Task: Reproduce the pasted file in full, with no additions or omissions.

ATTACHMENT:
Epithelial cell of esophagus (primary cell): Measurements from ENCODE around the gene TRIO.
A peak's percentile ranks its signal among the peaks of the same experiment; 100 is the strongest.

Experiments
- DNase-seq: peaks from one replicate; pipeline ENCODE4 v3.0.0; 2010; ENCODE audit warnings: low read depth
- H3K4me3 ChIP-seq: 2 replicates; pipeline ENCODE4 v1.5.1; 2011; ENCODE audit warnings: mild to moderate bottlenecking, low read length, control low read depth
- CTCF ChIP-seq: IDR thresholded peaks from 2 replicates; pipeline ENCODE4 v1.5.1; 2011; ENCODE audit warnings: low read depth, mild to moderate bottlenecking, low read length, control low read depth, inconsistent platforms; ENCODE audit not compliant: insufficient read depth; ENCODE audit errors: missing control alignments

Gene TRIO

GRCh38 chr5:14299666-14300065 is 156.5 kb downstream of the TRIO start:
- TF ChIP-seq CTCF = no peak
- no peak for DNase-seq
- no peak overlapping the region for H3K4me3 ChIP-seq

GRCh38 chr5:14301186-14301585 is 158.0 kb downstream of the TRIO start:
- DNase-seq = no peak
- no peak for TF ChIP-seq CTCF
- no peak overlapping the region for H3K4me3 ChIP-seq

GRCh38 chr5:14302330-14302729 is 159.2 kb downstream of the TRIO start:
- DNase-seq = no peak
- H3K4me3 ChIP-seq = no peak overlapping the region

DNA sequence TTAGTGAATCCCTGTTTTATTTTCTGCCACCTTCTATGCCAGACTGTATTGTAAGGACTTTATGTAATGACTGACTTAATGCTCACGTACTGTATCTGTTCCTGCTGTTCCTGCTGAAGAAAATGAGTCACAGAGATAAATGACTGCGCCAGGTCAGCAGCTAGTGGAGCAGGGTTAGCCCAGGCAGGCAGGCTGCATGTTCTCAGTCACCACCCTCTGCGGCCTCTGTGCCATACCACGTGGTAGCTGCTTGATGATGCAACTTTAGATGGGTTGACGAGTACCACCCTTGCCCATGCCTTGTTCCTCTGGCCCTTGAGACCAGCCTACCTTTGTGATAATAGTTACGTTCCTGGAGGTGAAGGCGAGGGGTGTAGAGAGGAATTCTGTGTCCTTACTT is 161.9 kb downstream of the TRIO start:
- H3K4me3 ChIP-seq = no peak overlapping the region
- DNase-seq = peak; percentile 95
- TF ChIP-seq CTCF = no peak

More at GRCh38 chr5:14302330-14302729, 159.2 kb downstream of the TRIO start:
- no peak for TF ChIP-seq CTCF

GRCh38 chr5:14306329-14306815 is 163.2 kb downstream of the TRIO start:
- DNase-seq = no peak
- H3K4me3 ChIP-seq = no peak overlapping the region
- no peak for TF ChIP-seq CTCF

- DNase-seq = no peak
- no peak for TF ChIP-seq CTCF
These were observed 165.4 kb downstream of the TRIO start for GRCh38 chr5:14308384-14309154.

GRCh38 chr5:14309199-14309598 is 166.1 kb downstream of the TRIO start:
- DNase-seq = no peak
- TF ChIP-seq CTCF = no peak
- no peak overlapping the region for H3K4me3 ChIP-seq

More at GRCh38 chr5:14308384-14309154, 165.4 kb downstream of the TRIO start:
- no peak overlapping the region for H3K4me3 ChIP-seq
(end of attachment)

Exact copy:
Epithelial cell of esophagus (primary cell): Measurements from ENCODE around the gene TRIO.
A peak's percentile ranks its signal among the peaks of the same experiment; 100 is the strongest.

Experiments
- DNase-seq: peaks from one replicate; pipeline ENCODE4 v3.0.0; 2010; ENCODE audit warnings: low read depth
- H3K4me3 ChIP-seq: 2 replicates; pipeline ENCODE4 v1.5.1; 2011; ENCODE audit warnings: mild to moderate bottlenecking, low read length, control low read depth
- CTCF ChIP-seq: IDR thresholded peaks from 2 replicates; pipeline ENCODE4 v1.5.1; 2011; ENCODE audit warnings: low read depth, mild to moderate bottlenecking, low read length, control low read depth, inconsistent platforms; ENCODE audit not compliant: insufficient read depth; ENCODE audit errors: missing control alignments

Gene TRIO

GRCh38 chr5:14299666-14300065 is 156.5 kb downstream of the TRIO start:
- TF ChIP-seq CTCF = no peak
- no peak for DNase-seq
- no peak overlapping the region for H3K4me3 ChIP-seq

GRCh38 chr5:14301186-14301585 is 158.0 kb downstream of the TRIO start:
- DNase-seq = no peak
- no peak for TF ChIP-seq CTCF
- no peak overlapping the region for H3K4me3 ChIP-seq

GRCh38 chr5:14302330-14302729 is 159.2 kb downstream of the TRIO start:
- DNase-seq = no peak
- H3K4me3 ChIP-seq = no peak overlapping the region

DNA sequence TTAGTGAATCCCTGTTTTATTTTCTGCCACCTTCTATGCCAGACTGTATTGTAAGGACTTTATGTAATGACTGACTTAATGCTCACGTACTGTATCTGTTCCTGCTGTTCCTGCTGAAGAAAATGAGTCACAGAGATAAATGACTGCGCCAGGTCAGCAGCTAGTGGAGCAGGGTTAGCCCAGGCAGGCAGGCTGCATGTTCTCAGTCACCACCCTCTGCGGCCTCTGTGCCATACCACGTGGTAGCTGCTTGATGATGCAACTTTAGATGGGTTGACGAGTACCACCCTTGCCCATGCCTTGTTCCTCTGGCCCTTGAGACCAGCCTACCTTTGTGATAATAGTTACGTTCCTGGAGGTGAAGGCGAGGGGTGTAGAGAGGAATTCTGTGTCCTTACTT is 161.9 kb downstream of the TRIO start:
- H3K4me3 ChIP-seq = no peak overlapping the region
- DNase-seq = peak; percentile 95
- TF ChIP-seq CTCF = no peak

More at GRCh38 chr5:14302330-14302729, 159.2 kb downstream of the TRIO start:
- no peak for TF ChIP-seq CTCF

GRCh38 chr5:14306329-14306815 is 163.2 kb downstream of the TRIO start:
- DNase-seq = no peak
- H3K4me3 ChIP-seq = no peak overlapping the region
- no peak for TF ChIP-seq CTCF

- DNase-seq = no peak
- no peak for TF ChIP-seq CTCF
These were observed 165.4 kb downstream of the TRIO start for GRCh38 chr5:14308384-14309154.

GRCh38 chr5:14309199-14309598 is 166.1 kb downstream of the TRIO start:
- DNase-seq = no peak
- TF ChIP-seq CTCF = no peak
- no peak overlapping the region for H3K4me3 ChIP-seq

More at GRCh38 chr5:14308384-14309154, 165.4 kb downstream of the TRIO start:
- no peak overlapping the region for H3K4me3 ChIP-seq